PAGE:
NEW YORK — Let’s face it: Many real estate agents do not vet strangers before meeting them in homes for fear of losing a sale.
But in the wake of the kidnapping and killing of Arkansas real estate agent Beverly Carter, technology companies are coming up with mobile apps designed to leverage agents’ existing networks — their brokerage, multiple listing service or association — to keep them safe in the field.
Two such companies are real estate startups Real Safe Agent and Curb Call.
Austin, Texas-based Real Safe Agent LLC has created what the company says is the first safety system deployed at the MLS or association level and that allows everyone in the real estate community to play a role.
Here’s how it works: When first contacted by a prospective buyer, an agent sends him or her a text message with a link where the prospect can upload their picture and name. Agents can also request a picture of the prospect’s driver’s license and run a background check.
“The agent can tell the prospect it’s a safety protocol, or that it’s so they don’t have to type into their phone, or anything with which the agent is comfortable,” said Real Safe Agent CEO Lee Goldstein in a statement.
Then, the agent create the appointment in the company’s mobile app, noting the prospect’s name, the property location, date, time, and expected duration of the appointment. Once the agent arrives, he or she turns on the app’s “Showing mode,” which makes a false home screen appear on the phone.
If an agent becomes uncomfortable, the agent can press anywhere on the screen to send a request for assistance to all nearby agents, “buddies” previously specified by the agent, and “watch commanders” previously designated by brokers, MLSs or associations. Watch commanders monitor alerts through a Web interface that displays the alerting agent and the status of all the agents who can respond to the alert.
In order to receive and respond to an alert, nearby agents must be in the app’s “Listening” mode. Buddies and watch commanders can see which nearby agent is responding to the alert and when that agent has arrived at the property. They can also listen to what’s going on at the property through the phone of the agent in trouble.
“The Real Safe Agent system operates under the paradigm that a local real estate industry is a cooperative community, and designed to work within existing recommended safety protocols,” the company said.
Real Safe Agent recommends that when the assisting agent arrives, he or she enter the property as if they were previewing it — thereby neutralizing the potential danger, but not endangering the sale if the prospective buyer was not a threat.
The system can also send an “Are you OK?” message if the showing agent doesn’t turn off Showing mode after an appointment, send emergency alerts to police if there is an emergency, and allow agents to review prospects that other agents have said they’ve had trouble with.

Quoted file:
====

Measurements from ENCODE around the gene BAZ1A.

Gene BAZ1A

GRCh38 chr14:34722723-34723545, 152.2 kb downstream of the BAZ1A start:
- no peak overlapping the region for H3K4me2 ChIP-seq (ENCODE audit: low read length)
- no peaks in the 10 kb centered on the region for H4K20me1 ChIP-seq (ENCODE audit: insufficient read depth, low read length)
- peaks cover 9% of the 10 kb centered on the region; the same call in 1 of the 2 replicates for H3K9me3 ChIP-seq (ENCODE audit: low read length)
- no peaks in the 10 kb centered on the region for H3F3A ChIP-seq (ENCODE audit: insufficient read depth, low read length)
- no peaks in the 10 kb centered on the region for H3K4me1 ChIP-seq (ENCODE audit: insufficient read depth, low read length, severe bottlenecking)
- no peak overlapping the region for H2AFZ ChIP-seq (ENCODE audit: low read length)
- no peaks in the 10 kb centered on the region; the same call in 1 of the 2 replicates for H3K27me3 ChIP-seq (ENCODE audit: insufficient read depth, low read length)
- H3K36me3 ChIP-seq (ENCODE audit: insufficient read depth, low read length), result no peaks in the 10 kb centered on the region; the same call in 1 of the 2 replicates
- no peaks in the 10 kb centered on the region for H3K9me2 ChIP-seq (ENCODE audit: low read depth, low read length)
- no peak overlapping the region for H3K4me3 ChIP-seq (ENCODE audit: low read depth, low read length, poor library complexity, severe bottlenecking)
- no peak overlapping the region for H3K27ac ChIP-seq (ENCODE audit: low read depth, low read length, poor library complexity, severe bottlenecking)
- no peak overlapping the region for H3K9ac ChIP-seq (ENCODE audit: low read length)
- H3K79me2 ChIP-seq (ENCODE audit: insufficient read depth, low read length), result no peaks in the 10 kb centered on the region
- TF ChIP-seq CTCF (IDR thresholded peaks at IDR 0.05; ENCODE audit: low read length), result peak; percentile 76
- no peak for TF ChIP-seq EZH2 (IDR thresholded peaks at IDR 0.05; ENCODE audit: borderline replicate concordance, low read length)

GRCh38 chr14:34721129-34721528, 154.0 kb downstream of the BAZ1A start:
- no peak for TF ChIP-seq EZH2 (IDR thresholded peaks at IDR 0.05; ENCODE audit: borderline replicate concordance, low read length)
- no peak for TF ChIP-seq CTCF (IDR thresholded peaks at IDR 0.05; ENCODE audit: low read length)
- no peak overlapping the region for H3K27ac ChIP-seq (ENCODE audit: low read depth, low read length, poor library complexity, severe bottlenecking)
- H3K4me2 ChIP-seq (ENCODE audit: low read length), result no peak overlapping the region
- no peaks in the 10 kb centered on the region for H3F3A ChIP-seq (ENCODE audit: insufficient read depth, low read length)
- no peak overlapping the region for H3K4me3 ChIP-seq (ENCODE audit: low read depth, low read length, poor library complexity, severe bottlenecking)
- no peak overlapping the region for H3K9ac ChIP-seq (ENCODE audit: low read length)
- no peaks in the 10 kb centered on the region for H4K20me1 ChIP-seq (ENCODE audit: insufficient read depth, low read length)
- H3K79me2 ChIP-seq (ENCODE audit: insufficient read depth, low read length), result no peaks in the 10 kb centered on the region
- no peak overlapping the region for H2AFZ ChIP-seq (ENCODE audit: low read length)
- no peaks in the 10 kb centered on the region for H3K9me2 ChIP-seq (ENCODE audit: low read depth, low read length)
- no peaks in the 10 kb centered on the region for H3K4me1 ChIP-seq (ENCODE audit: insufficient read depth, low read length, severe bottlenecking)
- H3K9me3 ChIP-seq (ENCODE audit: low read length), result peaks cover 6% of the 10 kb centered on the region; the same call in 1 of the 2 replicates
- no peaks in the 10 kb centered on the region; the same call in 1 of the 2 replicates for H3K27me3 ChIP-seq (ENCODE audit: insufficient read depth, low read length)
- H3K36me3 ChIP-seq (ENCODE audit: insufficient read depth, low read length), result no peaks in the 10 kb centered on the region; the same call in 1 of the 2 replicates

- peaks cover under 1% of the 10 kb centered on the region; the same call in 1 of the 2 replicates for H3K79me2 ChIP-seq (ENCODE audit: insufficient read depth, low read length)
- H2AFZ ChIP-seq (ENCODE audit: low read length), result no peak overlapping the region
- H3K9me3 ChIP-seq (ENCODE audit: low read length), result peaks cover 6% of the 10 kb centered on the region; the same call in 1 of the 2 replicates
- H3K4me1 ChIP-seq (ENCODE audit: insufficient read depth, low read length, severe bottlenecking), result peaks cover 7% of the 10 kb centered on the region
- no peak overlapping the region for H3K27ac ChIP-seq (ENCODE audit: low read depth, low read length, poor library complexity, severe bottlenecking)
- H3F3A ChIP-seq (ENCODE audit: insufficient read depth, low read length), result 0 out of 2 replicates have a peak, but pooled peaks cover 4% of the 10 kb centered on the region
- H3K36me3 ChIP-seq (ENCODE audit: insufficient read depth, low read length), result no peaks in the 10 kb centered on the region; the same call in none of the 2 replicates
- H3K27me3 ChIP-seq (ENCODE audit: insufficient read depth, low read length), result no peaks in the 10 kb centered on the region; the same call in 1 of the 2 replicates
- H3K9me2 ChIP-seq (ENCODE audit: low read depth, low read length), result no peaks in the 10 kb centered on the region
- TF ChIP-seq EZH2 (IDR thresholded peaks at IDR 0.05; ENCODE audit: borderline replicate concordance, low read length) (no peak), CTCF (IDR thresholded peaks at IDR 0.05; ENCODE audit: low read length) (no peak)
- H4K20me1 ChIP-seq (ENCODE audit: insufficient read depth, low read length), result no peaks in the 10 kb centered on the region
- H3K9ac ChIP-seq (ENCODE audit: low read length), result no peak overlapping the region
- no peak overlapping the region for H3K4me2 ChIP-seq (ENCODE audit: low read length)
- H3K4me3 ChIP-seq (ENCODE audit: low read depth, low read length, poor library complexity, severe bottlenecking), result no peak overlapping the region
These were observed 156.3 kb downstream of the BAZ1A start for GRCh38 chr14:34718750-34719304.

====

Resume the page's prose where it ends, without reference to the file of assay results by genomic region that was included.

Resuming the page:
Given that criminals will often “feel out” multiple agents before finding their target, the ability to share information with other agents about what they look like or are wearing “could be a lifesaver,” said Garry Marsoubian, director of data services for MRIS, speaking at Real Estate Connect Wednesday.
Real Safe Agent plans to roll out its safety system in beta in several MLSs on March 1. The cost to MLSs will be $1 per agent per month and will include safety training materials and “Train-the-Trainer” classes for MLSs, associations and brokers.
Curb Call, a company that provides an app that helps homebuyers connect with nearby agents, has launched its own safety feature within the app called “Radius.”
In order to use the feature, agents press “Begin Showing” in the app once they arrive at a listing. If an agent encounters danger, he or she can press a “Panic” button within the app that triggers an immediate text message to the agent’s brokerage as well as his or her emergency contact person.
If the agent leaves the vicinity of the showing without pressing the “End Showing” button, the app will automatically notify the agent’s emergency contact via text message and begin tracking the agent’s location in real time, the company said.
“A safer showing is a better showing and with location-aware smartphones in everyone’s pocket, it seemed almost obligatory to create Radius and offer it to our Curb Call-using agents for every single one of their showings — even the ones that aren’t originated by Curb Call leads,” said Seth Siegler, CEO of Curb Call Technologies Inc., in a statement.
“There’s no reason for agents to face unnecessary danger that modern technology can help to minimize.”
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